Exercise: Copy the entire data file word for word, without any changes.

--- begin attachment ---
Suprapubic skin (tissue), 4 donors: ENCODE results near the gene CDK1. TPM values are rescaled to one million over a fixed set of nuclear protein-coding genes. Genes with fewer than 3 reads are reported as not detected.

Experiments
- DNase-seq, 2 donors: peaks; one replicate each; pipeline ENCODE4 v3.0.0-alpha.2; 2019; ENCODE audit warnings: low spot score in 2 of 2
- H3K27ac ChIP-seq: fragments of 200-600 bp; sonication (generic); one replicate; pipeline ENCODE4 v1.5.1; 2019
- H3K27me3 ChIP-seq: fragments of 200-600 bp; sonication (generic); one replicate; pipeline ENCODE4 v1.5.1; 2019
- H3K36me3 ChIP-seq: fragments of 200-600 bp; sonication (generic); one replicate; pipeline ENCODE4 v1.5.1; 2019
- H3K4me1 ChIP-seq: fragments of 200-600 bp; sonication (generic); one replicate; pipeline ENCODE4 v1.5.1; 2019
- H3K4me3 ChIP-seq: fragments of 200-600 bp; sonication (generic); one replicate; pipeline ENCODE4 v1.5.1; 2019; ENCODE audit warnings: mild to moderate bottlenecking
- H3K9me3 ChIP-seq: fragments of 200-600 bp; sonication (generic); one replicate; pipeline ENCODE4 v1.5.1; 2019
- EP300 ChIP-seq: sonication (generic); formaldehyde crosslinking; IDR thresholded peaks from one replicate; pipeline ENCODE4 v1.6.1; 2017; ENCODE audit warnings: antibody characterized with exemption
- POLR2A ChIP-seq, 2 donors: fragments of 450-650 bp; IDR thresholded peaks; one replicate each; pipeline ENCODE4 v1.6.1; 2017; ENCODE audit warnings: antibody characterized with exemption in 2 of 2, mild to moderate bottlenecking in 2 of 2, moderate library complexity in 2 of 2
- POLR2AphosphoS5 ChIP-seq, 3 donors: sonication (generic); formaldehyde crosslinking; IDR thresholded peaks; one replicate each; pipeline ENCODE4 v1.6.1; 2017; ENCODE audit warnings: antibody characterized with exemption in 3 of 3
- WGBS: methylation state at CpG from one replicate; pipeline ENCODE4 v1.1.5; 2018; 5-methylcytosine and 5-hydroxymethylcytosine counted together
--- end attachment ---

Suprapubic skin (tissue), 4 donors: ENCODE results near the gene CDK1. TPM values are rescaled to one million over a fixed set of nuclear protein-coding genes. Genes with fewer than 3 reads are reported as not detected.

Experiments
- DNase-seq, 2 donors: peaks; one replicate each; pipeline ENCODE4 v3.0.0-alpha.2; 2019; ENCODE audit warnings: low spot score in 2 of 2
- H3K27ac ChIP-seq: fragments of 200-600 bp; sonication (generic); one replicate; pipeline ENCODE4 v1.5.1; 2019
- H3K27me3 ChIP-seq: fragments of 200-600 bp; sonication (generic); one replicate; pipeline ENCODE4 v1.5.1; 2019
- H3K36me3 ChIP-seq: fragments of 200-600 bp; sonication (generic); one replicate; pipeline ENCODE4 v1.5.1; 2019
- H3K4me1 ChIP-seq: fragments of 200-600 bp; sonication (generic); one replicate; pipeline ENCODE4 v1.5.1; 2019
- H3K4me3 ChIP-seq: fragments of 200-600 bp; sonication (generic); one replicate; pipeline ENCODE4 v1.5.1; 2019; ENCODE audit warnings: mild to moderate bottlenecking
- H3K9me3 ChIP-seq: fragments of 200-600 bp; sonication (generic); one replicate; pipeline ENCODE4 v1.5.1; 2019
- EP300 ChIP-seq: sonication (generic); formaldehyde crosslinking; IDR thresholded peaks from one replicate; pipeline ENCODE4 v1.6.1; 2017; ENCODE audit warnings: antibody characterized with exemption
- POLR2A ChIP-seq, 2 donors: fragments of 450-650 bp; IDR thresholded peaks; one replicate each; pipeline ENCODE4 v1.6.1; 2017; ENCODE audit warnings: antibody characterized with exemption in 2 of 2, mild to moderate bottlenecking in 2 of 2, moderate library complexity in 2 of 2
- POLR2AphosphoS5 ChIP-seq, 3 donors: sonication (generic); formaldehyde crosslinking; IDR thresholded peaks; one replicate each; pipeline ENCODE4 v1.6.1; 2017; ENCODE audit warnings: antibody characterized with exemption in 3 of 3
- WGBS: methylation state at CpG from one replicate; pipeline ENCODE4 v1.1.5; 2018; 5-methylcytosine and 5-hydroxymethylcytosine counted together